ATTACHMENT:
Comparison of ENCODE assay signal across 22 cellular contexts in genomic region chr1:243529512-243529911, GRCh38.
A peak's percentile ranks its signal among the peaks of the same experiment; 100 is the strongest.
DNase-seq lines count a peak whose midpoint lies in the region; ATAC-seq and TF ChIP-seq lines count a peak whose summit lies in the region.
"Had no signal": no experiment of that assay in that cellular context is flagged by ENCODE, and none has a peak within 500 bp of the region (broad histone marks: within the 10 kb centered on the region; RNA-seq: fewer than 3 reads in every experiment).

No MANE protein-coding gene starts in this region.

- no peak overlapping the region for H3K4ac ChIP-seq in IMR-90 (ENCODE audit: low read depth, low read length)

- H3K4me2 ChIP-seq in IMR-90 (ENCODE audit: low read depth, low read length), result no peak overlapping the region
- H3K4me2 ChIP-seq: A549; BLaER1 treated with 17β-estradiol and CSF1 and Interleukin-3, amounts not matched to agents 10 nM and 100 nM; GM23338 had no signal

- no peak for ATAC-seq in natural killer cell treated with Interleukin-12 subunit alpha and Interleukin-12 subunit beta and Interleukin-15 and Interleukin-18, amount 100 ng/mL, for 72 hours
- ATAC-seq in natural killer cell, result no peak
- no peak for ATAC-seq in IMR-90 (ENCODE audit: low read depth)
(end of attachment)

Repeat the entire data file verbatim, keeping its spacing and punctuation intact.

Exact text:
Comparison of ENCODE assay signal across 22 cellular contexts in genomic region chr1:243529512-243529911, GRCh38.
A peak's percentile ranks its signal among the peaks of the same experiment; 100 is the strongest.
DNase-seq lines count a peak whose midpoint lies in the region; ATAC-seq and TF ChIP-seq lines count a peak whose summit lies in the region.
"Had no signal": no experiment of that assay in that cellular context is flagged by ENCODE, and none has a peak within 500 bp of the region (broad histone marks: within the 10 kb centered on the region; RNA-seq: fewer than 3 reads in every experiment).

No MANE protein-coding gene starts in this region.

- no peak overlapping the region for H3K4ac ChIP-seq in IMR-90 (ENCODE audit: low read depth, low read length)

- H3K4me2 ChIP-seq in IMR-90 (ENCODE audit: low read depth, low read length), result no peak overlapping the region
- H3K4me2 ChIP-seq: A549; BLaER1 treated with 17β-estradiol and CSF1 and Interleukin-3, amounts not matched to agents 10 nM and 100 nM; GM23338 had no signal

- no peak for ATAC-seq in natural killer cell treated with Interleukin-12 subunit alpha and Interleukin-12 subunit beta and Interleukin-15 and Interleukin-18, amount 100 ng/mL, for 72 hours
- ATAC-seq in natural killer cell, result no peak
- no peak for ATAC-seq in IMR-90 (ENCODE audit: low read depth)